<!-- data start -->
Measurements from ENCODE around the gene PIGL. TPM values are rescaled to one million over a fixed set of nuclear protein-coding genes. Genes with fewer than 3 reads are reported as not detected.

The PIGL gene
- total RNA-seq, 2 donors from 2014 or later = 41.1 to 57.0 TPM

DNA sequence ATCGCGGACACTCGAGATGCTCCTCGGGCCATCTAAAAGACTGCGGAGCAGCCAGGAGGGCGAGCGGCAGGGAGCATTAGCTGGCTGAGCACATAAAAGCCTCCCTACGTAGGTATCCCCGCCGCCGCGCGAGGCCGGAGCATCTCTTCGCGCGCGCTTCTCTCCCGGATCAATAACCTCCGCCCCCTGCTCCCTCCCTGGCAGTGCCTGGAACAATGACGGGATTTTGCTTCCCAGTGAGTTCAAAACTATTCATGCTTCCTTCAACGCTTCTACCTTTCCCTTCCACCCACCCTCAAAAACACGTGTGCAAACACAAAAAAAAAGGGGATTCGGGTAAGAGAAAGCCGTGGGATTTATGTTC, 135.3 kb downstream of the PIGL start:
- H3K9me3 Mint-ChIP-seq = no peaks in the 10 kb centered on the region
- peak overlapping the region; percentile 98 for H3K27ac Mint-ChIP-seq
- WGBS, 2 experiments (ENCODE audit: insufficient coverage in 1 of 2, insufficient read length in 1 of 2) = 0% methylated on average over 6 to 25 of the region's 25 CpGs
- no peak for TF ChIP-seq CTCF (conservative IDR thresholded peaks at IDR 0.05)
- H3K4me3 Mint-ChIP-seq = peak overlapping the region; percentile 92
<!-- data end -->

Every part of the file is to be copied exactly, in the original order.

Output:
Measurements from ENCODE around the gene PIGL. TPM values are rescaled to one million over a fixed set of nuclear protein-coding genes. Genes with fewer than 3 reads are reported as not detected.

The PIGL gene
- total RNA-seq, 2 donors from 2014 or later = 41.1 to 57.0 TPM

DNA sequence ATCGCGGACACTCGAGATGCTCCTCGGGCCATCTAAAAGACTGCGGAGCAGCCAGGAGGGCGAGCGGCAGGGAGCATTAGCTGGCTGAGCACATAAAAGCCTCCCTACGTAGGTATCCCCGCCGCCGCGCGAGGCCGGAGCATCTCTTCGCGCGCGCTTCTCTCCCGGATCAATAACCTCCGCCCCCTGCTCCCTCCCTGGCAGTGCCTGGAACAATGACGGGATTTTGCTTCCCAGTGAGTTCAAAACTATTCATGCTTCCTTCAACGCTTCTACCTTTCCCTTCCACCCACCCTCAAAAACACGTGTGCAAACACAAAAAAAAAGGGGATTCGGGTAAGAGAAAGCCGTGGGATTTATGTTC, 135.3 kb downstream of the PIGL start:
- H3K9me3 Mint-ChIP-seq = no peaks in the 10 kb centered on the region
- peak overlapping the region; percentile 98 for H3K27ac Mint-ChIP-seq
- WGBS, 2 experiments (ENCODE audit: insufficient coverage in 1 of 2, insufficient read length in 1 of 2) = 0% methylated on average over 6 to 25 of the region's 25 CpGs
- no peak for TF ChIP-seq CTCF (conservative IDR thresholded peaks at IDR 0.05)
- H3K4me3 Mint-ChIP-seq = peak overlapping the region; percentile 92